Rinsho Shinkeigaku (Clinical Neurology)

Symposium 26

Seed, aggregation and propagation of abnormal proteins could explain neurodegeneration?

Shigeo Murayama, M.D., Ph.D.

Department of Neuropathology (the Brain Bank for Aging Research)

Braak proposed propagation staging paradigm of Lewy-related alpha-synucleinopathy, which starts from medulla oblongata and extends rostrally to neocortex. Since this propagation shares that of bovine spongiformic encephalopathy, alpha-synuclein-prionopathy hypothesis was presented and augumented by pathological reports of Lewy body pathology in fetal tansplants of midbrain to patients with Parkinson disease (PD). The prionopathy hypothesis expanded to include tau and TDP-43, is now receiving considerable attention world wide. Laterality of clinical symptoms can be explained with this hypothesis in PD, amyotrophic lateral sclerosis-TDP43, frontotemoral lobar degeneration-semantic dementia-TDP43 and tauopathy including corticobasal degeneration and argyrophilic grain dementia. Major cons of prionopathy hypothesis is how to explain cell to cell transmission of intracellular amyloid-like proteins. Several clinical and experimental data are now accumulated to answer this question. The difference in speed of spread between prion disease and neurodegenerative disease could be explained by aggregation size of abnormal proteins. The hypothesis could also explain glinoneuronal interaction, which is receiving another hot topic of neurodeneration. We propose that seed, aggregation propagation of abnormal protein should form one factor of clinical progression of neurodegenerative diseases and can be a therapeutic targets in future research.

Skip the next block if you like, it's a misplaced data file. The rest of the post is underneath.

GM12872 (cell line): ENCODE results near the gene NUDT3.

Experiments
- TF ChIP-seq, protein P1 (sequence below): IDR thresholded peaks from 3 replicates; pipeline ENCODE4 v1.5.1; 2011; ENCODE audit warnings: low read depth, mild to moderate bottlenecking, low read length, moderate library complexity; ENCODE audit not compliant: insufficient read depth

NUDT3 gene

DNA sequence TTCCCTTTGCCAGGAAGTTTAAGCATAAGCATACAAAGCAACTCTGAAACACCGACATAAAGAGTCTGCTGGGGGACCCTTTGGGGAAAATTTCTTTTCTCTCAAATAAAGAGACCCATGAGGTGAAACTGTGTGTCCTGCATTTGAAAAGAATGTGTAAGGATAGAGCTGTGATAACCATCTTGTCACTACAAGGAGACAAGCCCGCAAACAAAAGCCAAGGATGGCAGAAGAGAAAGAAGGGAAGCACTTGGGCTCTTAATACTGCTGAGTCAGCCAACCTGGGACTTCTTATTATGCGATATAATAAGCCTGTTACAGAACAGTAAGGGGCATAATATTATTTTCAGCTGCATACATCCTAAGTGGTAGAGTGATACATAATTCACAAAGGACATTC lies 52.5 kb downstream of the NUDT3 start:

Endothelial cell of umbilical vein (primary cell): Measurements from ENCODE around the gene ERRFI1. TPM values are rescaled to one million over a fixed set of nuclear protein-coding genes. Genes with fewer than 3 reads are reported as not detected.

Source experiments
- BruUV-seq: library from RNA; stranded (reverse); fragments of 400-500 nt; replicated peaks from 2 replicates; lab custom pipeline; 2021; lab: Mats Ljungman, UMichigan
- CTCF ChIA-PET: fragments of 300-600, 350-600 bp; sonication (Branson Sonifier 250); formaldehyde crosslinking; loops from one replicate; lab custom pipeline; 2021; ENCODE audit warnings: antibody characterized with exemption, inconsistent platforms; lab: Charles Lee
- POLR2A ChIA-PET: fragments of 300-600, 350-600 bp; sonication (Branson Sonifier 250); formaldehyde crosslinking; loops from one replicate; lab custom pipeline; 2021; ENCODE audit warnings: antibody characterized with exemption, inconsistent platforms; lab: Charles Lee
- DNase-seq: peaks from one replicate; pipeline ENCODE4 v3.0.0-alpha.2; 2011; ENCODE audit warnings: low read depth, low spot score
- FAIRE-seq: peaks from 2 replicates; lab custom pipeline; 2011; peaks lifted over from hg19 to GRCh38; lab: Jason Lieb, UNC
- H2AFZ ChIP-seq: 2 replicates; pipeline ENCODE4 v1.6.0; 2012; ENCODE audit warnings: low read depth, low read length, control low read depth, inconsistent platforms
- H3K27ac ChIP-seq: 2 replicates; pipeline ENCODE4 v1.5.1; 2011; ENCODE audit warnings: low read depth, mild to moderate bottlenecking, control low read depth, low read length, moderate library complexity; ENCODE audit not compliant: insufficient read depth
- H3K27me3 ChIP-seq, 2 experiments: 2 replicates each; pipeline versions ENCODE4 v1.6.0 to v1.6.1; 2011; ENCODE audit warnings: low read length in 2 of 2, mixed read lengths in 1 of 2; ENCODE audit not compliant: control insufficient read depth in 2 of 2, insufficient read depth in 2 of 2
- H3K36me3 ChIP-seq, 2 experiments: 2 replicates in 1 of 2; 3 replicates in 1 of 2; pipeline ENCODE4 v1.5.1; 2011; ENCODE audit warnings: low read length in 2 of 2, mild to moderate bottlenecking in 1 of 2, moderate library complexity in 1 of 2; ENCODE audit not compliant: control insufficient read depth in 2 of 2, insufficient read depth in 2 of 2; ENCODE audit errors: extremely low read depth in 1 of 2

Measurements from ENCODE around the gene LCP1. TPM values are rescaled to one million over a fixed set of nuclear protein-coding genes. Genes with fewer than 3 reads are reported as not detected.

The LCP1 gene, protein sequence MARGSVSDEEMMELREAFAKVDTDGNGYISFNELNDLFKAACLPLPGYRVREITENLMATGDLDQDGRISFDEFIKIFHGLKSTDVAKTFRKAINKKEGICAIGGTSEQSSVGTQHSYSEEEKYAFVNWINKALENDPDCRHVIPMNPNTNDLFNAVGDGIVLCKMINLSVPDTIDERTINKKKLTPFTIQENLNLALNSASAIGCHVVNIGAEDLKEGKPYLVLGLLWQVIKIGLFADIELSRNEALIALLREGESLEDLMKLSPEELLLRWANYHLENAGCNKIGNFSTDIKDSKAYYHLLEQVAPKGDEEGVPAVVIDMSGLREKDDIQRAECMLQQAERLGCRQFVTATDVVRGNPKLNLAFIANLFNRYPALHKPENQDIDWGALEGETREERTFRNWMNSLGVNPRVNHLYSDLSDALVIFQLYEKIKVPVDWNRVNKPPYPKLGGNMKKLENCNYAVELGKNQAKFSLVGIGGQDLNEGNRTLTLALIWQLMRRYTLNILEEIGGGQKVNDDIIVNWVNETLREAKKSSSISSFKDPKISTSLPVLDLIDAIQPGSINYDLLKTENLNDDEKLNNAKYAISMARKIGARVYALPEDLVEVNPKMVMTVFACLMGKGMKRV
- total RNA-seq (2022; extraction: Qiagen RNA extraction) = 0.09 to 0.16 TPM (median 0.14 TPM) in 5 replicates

Full Text of this Article in Japanese PDF (477K)

(CLINICA NEUROL, 51: 1097|1099, 2011)
key words: Tau, alpha-synuclein, TDP-43, prion, amyloid beta protein

(Received: 20-May-11)